The fiscal council’s priorities should be set by its members considering the expectations of the members and the interests of the organization.

2.1.5 Board of Directors
The board of directors is a collegiate body composed of 5 and at most 11 advisors (recommendation), depending on the sector of performance, size, complexity of the activities, stage of the organization’s life cycle and the need to create committees.
The members of the board of directors are elected by the members.
The board of directors is in charge of the decision-making process of an organization in relation to its strategic direction.
It also exercises the role of guardian of the principles, values, social object and the system of governance of the organization.
In addition to deciding the strategic direction of the business, it is incumbent upon the board of directors, always taking into account the best interest of the organization, monitor the board (managers), acting as a link between the board and its partners.
As directors, trustees have fiduciary duties to the organization and are accountable to shareholders at meetings, and more broadly and periodically, and accountable to partners and other stakeholders through periodic reports.
The board member has his duties before the organization and to comply with his commitments the board of directors must:
– Discuss, format, clearly define the vision, mission and values of the organization and watch over them;
– Preserve, strengthen or, if necessary, promote changes in the culture and identity of the organization;
– Provide the strategic direction, actively participate in its elaboration, monitor and support the board in the implementation of the strategic actions;
– To stimulate the continuous strategic reflection and to be attentive to the movements in its business environment, seeking to guarantee the organization’s realignment capacity;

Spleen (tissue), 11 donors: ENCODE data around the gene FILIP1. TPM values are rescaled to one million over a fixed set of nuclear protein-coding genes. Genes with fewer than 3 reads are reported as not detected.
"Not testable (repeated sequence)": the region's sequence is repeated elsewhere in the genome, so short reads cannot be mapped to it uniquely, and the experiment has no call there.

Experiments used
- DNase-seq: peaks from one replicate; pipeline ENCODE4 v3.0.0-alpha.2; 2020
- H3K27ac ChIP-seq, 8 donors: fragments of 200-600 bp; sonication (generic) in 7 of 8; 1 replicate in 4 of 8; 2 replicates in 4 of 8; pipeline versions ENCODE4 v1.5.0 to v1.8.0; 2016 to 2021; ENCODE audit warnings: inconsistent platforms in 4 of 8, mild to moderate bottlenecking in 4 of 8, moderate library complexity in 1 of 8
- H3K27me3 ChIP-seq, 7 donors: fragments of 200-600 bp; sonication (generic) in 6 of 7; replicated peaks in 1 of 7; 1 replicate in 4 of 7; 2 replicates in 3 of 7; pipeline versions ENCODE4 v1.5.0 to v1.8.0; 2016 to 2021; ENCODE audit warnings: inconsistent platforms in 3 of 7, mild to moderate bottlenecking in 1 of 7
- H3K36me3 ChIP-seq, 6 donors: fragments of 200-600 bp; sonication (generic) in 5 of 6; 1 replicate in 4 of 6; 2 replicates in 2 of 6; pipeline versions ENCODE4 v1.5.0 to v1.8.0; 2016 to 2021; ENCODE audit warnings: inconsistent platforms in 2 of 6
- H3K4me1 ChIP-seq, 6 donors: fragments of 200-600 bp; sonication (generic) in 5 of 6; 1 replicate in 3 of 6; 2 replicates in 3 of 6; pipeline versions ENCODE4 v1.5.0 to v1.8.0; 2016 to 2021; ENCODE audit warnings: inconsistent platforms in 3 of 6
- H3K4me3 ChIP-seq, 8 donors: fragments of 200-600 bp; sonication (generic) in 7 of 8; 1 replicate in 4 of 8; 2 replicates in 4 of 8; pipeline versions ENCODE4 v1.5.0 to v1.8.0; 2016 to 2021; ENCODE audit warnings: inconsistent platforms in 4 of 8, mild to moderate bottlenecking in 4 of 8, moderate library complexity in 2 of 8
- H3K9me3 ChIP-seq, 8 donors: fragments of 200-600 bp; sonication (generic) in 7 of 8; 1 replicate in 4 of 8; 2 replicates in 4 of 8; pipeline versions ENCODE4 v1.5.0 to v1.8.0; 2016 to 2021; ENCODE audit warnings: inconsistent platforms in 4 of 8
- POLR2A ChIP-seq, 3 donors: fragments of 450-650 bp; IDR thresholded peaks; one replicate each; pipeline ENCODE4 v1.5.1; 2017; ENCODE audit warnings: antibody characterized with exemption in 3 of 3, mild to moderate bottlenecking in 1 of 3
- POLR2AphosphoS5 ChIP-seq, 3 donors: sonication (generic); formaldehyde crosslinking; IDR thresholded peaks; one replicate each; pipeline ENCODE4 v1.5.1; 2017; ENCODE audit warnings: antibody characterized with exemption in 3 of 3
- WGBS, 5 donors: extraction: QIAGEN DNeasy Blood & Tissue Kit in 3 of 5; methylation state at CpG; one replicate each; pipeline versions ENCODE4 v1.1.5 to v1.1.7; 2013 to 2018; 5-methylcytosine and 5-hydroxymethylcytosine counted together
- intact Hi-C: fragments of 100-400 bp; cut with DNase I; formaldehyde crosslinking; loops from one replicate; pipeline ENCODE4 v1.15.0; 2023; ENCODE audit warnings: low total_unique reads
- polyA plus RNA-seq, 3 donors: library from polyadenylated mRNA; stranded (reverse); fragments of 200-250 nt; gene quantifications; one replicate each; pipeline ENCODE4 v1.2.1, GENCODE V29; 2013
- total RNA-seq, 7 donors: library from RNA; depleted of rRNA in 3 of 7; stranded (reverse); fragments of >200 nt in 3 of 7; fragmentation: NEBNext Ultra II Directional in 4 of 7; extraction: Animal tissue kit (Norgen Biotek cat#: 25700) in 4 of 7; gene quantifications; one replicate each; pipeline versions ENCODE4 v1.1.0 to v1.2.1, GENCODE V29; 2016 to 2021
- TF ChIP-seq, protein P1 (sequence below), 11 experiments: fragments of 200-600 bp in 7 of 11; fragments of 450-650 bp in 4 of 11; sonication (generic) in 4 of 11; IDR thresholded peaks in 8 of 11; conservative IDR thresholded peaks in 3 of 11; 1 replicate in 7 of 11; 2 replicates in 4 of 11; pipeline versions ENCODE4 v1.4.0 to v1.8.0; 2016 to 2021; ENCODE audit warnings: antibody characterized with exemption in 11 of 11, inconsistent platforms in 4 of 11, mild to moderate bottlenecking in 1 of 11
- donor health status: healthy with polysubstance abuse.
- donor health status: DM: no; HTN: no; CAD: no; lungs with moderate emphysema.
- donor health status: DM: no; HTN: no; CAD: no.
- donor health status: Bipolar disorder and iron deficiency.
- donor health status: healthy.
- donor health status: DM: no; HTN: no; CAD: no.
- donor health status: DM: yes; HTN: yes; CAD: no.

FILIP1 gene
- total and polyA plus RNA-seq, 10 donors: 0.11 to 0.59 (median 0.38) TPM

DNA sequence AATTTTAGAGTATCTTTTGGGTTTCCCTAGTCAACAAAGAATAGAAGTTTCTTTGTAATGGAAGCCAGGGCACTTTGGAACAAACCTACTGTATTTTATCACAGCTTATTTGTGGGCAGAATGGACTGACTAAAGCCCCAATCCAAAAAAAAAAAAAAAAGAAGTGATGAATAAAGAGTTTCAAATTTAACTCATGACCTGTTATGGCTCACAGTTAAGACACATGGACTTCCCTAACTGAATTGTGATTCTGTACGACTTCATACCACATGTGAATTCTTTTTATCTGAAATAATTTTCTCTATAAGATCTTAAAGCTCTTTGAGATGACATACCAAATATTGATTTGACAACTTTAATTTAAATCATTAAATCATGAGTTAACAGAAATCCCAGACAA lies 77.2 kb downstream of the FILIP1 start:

– Ensure that the board identifies, mitigates and monitors the risks to which the organization is exposed, as well as the integrity of the internal control system;
– Continuously strengthen organizational skills and add new ones that are necessary to address strategic challenges arising from external changes;
– To select the CEO and approve the appointment of the other members of the board suggested by the latter;
– Plan the succession process of the directors, the CEO and the board of directors;
– Adopt policies and guidelines that affect the organization as a whole;
– Define the remuneration policy and incentives of the board of directors as a whole. – Define the objectives and goals of the CEO and evaluate their performance. – In conjunction with the CEO, define the objectives, goals and evaluation of the other board members;
– Ensure that the board develops a talent attraction, development, and retention policy that is aligned with the organization’s strategic needs;
– Monitor the financial and operational performance of the organization;
– Ensure that sustainability issues permeate strategic choices, decision-making processes, issues that impact the value chain and periodic reports;
– Ensure that all employees of the organization are permanently attentive to the externalities generated by the company’s performance, as well as listen carefully to the interested parties, if necessary, to adjust their performance;
– Ensure the search and implementation of innovative technologies and processes that keep the organization competitive, updated to market practices and governance;
– Participate in the decision of capital investment projects that have a significant impact on the value of the organization;
– Approve mergers and acquisitions;